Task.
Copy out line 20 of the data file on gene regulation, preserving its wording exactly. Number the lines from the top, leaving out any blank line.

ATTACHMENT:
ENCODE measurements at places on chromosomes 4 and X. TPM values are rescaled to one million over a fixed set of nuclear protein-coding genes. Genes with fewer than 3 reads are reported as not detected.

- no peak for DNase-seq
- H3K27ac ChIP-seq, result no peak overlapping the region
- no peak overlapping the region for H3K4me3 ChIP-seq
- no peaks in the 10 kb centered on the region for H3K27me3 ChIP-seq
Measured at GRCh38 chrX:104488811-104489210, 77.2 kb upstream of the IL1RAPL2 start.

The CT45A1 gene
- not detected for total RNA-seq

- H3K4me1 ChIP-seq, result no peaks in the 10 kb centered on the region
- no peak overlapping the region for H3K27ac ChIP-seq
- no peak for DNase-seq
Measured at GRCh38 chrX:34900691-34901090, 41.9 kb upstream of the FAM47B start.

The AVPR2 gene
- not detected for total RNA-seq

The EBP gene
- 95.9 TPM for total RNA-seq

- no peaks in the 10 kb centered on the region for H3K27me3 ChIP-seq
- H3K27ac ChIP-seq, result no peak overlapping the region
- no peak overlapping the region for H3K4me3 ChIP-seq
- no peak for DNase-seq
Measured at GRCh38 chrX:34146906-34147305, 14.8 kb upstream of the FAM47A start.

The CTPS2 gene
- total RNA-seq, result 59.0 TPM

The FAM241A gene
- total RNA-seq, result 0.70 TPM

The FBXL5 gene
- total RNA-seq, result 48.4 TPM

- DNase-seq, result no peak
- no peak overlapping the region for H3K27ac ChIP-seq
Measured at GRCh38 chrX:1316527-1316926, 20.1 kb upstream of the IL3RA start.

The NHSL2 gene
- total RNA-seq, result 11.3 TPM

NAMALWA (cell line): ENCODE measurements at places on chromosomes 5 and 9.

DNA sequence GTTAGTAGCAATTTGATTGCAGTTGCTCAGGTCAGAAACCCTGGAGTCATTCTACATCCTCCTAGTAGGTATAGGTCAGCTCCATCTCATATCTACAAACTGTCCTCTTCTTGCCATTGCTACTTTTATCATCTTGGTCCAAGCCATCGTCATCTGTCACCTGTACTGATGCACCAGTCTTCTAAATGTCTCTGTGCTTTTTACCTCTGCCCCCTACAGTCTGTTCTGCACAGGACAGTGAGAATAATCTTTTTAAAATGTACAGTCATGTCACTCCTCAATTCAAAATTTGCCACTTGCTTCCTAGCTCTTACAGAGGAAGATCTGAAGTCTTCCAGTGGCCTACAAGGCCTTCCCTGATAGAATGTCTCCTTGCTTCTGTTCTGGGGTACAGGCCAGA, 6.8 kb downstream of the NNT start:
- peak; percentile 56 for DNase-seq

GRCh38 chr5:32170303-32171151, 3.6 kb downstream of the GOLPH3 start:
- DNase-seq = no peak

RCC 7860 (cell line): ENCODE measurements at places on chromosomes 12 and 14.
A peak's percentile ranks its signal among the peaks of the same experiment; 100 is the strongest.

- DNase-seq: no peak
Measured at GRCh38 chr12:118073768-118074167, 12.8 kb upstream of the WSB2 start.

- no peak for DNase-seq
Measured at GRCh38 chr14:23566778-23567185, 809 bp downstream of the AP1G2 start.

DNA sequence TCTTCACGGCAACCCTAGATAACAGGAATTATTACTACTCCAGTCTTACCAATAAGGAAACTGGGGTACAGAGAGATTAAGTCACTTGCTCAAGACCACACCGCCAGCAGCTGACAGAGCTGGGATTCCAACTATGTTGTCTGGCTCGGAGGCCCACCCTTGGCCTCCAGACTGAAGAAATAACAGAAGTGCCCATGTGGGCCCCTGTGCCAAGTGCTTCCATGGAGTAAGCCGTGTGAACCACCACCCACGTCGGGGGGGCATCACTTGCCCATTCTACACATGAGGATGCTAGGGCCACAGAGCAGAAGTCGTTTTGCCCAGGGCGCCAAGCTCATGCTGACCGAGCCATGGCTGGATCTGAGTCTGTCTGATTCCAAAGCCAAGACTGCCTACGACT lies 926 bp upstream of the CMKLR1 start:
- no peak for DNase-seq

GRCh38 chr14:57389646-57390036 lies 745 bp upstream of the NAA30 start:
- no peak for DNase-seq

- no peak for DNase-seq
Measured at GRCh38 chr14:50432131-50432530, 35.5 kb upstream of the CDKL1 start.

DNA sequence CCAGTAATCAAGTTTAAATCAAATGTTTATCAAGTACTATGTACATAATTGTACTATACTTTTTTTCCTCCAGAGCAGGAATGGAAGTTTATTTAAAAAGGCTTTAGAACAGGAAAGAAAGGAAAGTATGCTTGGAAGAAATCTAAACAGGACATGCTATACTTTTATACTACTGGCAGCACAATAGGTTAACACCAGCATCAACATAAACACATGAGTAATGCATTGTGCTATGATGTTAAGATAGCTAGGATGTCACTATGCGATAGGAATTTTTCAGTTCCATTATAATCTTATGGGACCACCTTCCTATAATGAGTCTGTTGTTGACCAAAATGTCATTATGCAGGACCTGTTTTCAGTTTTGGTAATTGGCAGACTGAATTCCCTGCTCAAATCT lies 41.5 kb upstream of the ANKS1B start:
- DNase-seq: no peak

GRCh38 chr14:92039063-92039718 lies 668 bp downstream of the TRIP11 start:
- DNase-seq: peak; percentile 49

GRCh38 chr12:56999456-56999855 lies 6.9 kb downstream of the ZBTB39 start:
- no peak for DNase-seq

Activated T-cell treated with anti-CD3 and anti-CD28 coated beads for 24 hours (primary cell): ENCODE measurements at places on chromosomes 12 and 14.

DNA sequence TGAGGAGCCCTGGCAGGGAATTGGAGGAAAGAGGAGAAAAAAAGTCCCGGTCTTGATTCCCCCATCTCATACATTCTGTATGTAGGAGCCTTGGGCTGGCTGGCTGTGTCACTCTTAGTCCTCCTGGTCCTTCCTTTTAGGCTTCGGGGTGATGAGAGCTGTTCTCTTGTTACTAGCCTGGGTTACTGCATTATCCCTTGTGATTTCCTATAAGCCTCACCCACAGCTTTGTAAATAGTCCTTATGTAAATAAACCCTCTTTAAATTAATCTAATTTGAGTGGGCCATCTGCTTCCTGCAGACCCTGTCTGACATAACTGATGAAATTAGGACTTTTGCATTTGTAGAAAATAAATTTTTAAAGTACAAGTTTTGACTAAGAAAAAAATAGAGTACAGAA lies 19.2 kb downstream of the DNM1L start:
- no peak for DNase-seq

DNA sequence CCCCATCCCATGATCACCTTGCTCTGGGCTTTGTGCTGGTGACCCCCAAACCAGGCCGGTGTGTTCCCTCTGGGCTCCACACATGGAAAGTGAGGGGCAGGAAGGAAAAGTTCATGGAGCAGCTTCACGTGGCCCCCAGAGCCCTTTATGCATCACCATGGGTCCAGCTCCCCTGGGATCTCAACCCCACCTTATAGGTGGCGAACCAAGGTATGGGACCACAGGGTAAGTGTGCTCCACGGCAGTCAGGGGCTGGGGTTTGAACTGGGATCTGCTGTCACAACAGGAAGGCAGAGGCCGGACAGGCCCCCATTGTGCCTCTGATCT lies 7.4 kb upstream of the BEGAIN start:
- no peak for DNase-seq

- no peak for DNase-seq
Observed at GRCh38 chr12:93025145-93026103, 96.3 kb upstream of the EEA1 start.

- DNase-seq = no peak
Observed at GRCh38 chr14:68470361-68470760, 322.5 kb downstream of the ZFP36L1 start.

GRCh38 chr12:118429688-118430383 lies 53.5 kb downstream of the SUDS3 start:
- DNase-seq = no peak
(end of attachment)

- no peak for DNase-seq